We survived one year of writing this newsletter! Many thanks are due.
Seriously though, thanks to everyone who subscribes and shares our posts. We are currently over 1,500 subscribers. For such a niche, weird newsletter, that’s awesome. Thank you!
We wanted to take this anniversary to reflect a bit on how things went over the first year. First, what were people interested in?
Most Popular Posts of the Year
We received the most viewers (this includes email views and website views) when we were really out of step with the popular consensus. We started this newsletter to push back against some of the discussions online around economics, so that makes some sense. That’s our niche.
Brian dared to chime in on the minimum wage. Marginal Revolution picked it up, as well as NPR.com. 6967 views.
This one on monopolies by Brian is almost trolling. The theoretical point is true. People need to know that. But it’s said in a way to shock readers. 3242 views.
Our first post was a modest defense of supply and demand, which is a model that we are fans of (if we hadn’t made that clear in the past year). 3163 views.
Back in January, which feels like a lifetime ago, the world was losing its mind, not just about covid, but about GameStop. Josh tried to indirectly reason with people about the meaning of efficient markets. 2838 views.
Some people were triggered by our posts. None of our posts came close to the anger generated by Brian’s simple economic argument about the value of non-competes (including a ridiculous, clearly false claim in an email that Brian’s hair is bad). 2771 views.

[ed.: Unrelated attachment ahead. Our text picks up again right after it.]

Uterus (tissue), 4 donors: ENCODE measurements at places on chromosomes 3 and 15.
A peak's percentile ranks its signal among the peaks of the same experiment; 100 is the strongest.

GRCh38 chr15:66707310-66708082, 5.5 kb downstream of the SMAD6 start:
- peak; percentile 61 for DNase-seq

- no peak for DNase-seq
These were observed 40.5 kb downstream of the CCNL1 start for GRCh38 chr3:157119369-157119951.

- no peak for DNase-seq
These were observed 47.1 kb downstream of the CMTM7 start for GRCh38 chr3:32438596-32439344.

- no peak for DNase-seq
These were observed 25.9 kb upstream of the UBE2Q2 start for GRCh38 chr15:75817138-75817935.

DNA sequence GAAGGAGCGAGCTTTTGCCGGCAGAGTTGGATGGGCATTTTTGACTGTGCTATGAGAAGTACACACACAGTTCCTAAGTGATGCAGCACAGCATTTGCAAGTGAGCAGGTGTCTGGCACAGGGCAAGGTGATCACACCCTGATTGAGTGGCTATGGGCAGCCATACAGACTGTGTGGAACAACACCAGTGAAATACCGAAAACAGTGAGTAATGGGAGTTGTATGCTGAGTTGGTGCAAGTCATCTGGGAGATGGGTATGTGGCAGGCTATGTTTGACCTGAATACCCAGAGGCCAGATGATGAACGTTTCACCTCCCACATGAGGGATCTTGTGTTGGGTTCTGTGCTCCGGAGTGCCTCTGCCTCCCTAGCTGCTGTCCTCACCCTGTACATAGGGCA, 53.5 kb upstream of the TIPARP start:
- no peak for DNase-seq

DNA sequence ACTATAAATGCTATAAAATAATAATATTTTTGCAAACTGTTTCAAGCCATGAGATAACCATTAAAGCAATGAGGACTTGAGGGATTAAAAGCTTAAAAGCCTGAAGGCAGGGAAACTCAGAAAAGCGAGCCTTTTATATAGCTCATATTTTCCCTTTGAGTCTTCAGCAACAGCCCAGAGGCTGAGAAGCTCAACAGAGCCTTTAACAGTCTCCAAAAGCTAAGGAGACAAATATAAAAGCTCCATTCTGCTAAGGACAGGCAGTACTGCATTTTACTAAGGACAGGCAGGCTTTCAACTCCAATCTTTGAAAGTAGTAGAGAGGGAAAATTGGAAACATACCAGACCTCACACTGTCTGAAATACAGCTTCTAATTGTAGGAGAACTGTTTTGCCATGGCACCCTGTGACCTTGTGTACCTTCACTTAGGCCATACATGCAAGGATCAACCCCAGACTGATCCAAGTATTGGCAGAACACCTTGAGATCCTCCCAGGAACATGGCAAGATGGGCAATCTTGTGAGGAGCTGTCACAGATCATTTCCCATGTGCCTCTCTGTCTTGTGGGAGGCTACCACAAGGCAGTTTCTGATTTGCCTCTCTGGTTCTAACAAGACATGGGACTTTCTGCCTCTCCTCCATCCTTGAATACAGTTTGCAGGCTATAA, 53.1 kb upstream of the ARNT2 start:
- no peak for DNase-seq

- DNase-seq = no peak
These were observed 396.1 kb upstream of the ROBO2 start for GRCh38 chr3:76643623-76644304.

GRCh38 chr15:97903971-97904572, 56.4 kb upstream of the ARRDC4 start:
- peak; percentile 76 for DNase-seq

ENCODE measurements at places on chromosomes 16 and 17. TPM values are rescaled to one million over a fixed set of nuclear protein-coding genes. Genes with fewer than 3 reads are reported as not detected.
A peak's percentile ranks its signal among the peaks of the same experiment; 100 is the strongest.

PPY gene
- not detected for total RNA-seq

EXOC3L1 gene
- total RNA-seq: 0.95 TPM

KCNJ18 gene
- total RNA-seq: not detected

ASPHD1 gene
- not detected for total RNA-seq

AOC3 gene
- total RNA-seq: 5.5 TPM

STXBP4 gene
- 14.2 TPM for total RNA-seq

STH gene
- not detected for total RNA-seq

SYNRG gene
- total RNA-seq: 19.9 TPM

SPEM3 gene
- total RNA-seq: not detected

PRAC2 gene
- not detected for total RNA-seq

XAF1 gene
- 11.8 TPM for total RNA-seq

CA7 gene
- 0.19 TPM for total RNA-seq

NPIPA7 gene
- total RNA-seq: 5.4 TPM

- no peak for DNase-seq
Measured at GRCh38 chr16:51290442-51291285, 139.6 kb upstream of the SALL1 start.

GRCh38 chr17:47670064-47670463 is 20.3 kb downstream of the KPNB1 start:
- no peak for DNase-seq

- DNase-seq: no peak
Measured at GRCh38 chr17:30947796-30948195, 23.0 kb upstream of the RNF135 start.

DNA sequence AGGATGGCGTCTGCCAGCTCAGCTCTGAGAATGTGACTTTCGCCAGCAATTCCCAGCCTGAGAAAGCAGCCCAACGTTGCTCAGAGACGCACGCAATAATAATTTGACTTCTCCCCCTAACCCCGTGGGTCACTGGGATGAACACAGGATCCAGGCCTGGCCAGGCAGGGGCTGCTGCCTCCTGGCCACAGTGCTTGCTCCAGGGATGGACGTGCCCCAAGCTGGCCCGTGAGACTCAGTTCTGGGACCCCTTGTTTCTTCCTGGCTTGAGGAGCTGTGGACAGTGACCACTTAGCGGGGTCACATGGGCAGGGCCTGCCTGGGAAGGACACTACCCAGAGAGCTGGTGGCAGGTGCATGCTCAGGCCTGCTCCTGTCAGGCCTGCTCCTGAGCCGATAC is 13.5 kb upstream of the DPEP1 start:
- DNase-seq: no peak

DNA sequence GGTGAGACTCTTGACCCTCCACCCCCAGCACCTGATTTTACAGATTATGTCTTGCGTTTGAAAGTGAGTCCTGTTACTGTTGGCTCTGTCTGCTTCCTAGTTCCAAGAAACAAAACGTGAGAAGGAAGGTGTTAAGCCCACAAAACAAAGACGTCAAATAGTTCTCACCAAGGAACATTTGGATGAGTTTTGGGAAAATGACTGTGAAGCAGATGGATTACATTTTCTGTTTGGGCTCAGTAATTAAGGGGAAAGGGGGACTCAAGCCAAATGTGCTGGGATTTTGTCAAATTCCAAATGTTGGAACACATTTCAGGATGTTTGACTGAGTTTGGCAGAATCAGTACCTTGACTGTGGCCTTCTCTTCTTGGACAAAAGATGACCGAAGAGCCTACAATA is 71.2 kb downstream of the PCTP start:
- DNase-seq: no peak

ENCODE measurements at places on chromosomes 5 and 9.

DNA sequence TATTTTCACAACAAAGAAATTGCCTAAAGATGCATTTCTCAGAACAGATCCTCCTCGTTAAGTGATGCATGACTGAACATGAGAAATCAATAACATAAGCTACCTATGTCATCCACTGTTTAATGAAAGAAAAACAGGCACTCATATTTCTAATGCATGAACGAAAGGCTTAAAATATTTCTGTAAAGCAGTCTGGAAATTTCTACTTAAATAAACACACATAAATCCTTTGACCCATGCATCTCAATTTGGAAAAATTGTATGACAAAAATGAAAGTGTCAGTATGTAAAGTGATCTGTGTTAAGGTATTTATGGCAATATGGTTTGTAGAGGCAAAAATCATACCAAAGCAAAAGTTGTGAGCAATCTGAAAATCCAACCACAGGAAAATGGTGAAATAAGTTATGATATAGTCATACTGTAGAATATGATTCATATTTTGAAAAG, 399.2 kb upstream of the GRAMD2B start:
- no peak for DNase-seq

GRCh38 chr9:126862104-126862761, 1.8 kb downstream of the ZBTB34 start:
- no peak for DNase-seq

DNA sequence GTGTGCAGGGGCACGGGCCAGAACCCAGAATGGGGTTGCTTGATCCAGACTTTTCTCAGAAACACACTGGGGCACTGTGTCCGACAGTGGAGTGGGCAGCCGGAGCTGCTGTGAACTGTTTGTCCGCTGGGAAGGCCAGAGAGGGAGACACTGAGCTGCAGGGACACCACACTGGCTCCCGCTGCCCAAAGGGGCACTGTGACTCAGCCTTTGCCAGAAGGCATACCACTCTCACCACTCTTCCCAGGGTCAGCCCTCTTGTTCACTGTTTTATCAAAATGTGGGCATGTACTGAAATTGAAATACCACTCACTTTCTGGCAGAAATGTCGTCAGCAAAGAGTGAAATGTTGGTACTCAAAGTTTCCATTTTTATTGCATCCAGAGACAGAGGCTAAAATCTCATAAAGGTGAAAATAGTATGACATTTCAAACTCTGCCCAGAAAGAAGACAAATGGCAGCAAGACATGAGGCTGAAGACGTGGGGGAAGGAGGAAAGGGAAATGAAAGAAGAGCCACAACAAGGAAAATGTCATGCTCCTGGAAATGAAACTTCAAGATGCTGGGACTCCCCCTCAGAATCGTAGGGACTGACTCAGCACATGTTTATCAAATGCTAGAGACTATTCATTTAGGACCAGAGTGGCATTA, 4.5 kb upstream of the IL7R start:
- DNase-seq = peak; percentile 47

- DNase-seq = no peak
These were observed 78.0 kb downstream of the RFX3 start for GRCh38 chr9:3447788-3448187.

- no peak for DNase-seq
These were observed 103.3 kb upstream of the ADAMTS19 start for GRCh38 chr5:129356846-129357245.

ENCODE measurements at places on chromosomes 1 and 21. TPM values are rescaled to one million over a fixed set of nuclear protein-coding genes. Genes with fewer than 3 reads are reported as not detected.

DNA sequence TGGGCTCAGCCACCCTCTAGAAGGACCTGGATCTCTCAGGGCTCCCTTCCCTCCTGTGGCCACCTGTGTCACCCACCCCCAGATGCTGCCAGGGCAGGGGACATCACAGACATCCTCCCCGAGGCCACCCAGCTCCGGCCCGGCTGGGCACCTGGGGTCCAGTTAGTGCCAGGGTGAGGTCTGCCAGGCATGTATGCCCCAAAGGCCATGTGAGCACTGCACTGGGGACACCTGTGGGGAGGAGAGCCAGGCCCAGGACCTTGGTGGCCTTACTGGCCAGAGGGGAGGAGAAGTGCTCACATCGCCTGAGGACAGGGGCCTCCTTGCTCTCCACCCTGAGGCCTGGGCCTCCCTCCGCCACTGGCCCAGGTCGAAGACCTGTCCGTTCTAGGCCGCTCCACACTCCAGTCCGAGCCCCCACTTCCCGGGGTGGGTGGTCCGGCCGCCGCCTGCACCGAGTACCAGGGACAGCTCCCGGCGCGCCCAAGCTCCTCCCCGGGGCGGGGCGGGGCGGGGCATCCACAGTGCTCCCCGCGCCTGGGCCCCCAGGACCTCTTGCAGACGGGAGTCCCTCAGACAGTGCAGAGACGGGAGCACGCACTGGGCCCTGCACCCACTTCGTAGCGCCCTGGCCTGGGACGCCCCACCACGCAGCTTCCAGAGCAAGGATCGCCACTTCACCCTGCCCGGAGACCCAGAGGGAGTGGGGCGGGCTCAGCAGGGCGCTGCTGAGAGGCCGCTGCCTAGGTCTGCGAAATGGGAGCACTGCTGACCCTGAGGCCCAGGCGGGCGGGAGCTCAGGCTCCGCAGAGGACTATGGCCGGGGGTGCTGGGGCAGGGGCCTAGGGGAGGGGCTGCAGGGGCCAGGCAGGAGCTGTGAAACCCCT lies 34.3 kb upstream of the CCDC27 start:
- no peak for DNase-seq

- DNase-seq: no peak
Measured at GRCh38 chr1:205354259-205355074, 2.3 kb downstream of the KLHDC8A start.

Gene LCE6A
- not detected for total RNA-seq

Josh decided to join everyone else and complain about Econ 101. But this time, it’s not the same thing you’ve heard 1000 times from the chattering class on Twitter. 2662 views.
While these were our most popular, one thing that stands out in the data is just how steady the views are. Week in and week out we receive roughly the same amount of views. These “popular” posts are only slightly more popular (besides the top one that Marginal Revolution shared).
The steadiness is a good thing. We are writing these newsletters to be evergreen, not to go viral. Moreover, we are writing for our niche, which we know is small but has shown to be reliable as readers.
Economic Forces in the Classroom
The coolest thing about the past year is how many professors are using our posts in the classroom. Blackboard (a course management system) is one of our most frequent sources of traffic, along with other .edu websites. That’s great to see. Please keep it up!
If you’re new to the newsletter, here are a few more posts that may be useful in an Econ 101 class:
I was promised something exciting!
While we have loved writing the newsletter, we want to switch things up, both for us and our audience.
Next week, we will be dropping our first ever episode of the Economic Forces Podcast. Trademark pending. The video will be posted on YouTube and you can receive the podcast through the newsletter and your podcast app (once the first episode is posted). Make sure to subscribe to the newsletter so you don’t miss it.👇
For our first episode, we interviewed Larry White on his time at UCLA in its heyday and the connection between price theory and macroeconomics.
Don’t worry! The newsletter lives on. We will be supplementing the newsletter with interviews; the current plan is 1 per month. Basically, the podcast is just an excuse to talk to the people we want to about our favorite topic: price theory.
If you have suggestions for guests, especially if you can get us in touch with the guest, let us know via email or in the comments.